When Barbara Rae-Venter ’72, PhD ’76, retired from her career in patent law in 2005, she was looking forward to a different kind of work—working on her tennis game for one thing, or exploring her family history, maybe finding that long-lost cousin she’d heard about. She certainly did not expect to be collaborating with law enforcement to catch some of the nation’s most notorious killers. But when the call came, she answered, and has since helped solve more than 40 cold cases. Retirement, it would seem, can wait.
Today, Rae-Venter is recognized as a trailblazer in the nascent field of investigative genetic genealogy. But her story began decades earlier at UC San Diego, where—as a biology student in the ’70s—she was exposed to the burgeoning field of DNA science. Ultimately, she would couple this knowledge with new genealogy and ancestry-mapping skills and create a novel method of identifying and narrowing down criminal suspects. It’s a development only made possible by the recent surge in consumer DNA testing and the availability of huge genetic databases, enabling people—including sleuthing genealogists—to connect the genetic dots in a way never before possible.
No one could have anticipated such a confluence of events, including Rae-Venter. Her genealogical journey began with explorations of her own family tree, but she soon became proficient enough to volunteer as a “Search Angel” with DNAAdoption, an organization that teaches adoptees how to identify their birth relatives using autosomal DNA, the genes that govern trait inheritance.
Her work as a “Search Angel” eventually included a project for the Crimes Against Children Detail of the San Bernardino County Sheriff to identify the immediate family of Lisa Jensen, a woman in her 30s who was abducted as an infant. In 2016, after many hours of searching publicly available genetic databases and building two very large family trees, Rae-Venter successfully identified Jensen’s biological mother, which subsequently revealed that Jensen’s abductor—her mother’s live-in boyfriend at the time—had committed a string of murders in California and New Hampshire.
“Lisa’s abductor—a man of many aliases who abandoned her when she was five years old—had been convicted of murdering his common-law wife in Contra Costa, Calif.,” explains Rae-Venter. “By utilizing crime scene evidence and DNA profiles uploaded by family members, we were ultimately able to determine the true identity of this man, Terry Peder Rassmussen. We also confirmed that he was a serial killer.”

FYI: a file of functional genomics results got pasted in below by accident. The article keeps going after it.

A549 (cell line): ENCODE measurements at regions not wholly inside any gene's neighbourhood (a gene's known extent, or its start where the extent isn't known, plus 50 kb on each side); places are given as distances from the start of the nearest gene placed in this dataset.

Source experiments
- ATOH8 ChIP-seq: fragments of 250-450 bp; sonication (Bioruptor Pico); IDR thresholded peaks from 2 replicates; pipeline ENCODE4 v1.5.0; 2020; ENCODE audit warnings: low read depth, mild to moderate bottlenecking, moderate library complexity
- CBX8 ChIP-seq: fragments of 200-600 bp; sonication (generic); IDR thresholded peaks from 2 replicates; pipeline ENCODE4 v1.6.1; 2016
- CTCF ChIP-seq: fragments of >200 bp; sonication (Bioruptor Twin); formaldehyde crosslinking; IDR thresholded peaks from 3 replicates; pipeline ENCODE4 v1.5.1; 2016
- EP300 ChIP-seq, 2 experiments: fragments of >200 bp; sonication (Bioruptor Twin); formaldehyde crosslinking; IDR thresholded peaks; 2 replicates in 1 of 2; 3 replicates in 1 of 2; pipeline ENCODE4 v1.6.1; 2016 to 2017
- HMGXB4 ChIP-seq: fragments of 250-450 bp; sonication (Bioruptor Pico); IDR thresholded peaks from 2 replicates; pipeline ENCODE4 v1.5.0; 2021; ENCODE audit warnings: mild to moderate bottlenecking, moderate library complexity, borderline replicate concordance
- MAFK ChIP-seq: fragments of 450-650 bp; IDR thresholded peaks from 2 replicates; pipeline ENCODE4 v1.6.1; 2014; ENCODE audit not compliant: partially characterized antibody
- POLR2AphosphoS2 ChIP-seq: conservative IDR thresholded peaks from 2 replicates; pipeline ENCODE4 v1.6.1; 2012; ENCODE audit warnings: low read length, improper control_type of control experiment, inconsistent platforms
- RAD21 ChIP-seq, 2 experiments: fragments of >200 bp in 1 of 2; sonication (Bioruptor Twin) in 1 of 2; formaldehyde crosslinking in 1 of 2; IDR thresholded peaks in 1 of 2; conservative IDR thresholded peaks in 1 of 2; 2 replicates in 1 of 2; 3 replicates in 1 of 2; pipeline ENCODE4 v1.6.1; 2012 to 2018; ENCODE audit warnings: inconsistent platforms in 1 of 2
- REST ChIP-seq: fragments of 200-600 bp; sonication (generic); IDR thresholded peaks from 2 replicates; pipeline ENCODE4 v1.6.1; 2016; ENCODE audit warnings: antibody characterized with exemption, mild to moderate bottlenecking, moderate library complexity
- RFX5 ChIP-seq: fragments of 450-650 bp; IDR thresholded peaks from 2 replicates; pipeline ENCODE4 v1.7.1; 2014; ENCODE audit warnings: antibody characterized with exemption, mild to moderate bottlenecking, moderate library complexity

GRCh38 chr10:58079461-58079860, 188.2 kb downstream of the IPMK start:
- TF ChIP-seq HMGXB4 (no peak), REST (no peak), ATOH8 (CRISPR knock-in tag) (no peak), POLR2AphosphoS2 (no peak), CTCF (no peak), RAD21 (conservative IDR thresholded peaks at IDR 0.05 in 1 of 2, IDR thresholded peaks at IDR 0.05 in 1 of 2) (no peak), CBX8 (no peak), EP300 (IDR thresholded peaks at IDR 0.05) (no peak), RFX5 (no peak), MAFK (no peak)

In March 2017, news of Rae-Venter’s success in the case reached Paul Holes, chief of forensics in the Contra Costa County D.A.’s office, who had been trying to crack the notorious “Golden State Killer” case for more than two decades. While police had long-suspected that a series of rapes and killings up and down California in the ’70s and ’80s could have been the work of one man, it wasn’t until 2001 that DNA testing confirmed the theory. The man’s identity, however, remained a mystery.
Rae-Venter agreed to help on the case and uploaded a crime scene DNA sample in GEDmatch, a genetic family tree database. Rae-Venter then guided Holes’ team in constructing family trees to discover relatives corresponding to the DNA, a painstaking and laborious process that involves tracing lineage back to a common ancestor—great-great-great-grandparents, in this case—then looking forward and building out the many branches of multiple family trees. With additional pieces of evidence, such as ethnicity and key physical features helping to winnow down leads, Rae-Venter was able to confidently identify a likely suspect. Law enforcement obtained a DNA sample, which matched the crime scene DNA and confirmed that former police officer Joseph DeAngelo was the Golden State Killer. Arrested in August 2018, DeAngelo pled guilty to all crimes—at least 13 murders, 50 rapes and 120 burglaries—and was sentenced to life in prison.
“It was an extraordinary experience,” says Rae-Venter. “Besides the incredible teamwork required, there were two key factors in the positive I.D.—a DNA profile of a cousin of DeAngelo’s uploaded to the database, and my ability to determine that the likely suspect was blue-eyed and, by this time, bald. When I was able to narrow the pool of suspects to identify DeAngelo, it felt very gratifying to play such a key role in getting this man who had committed such horrific crimes off the street.”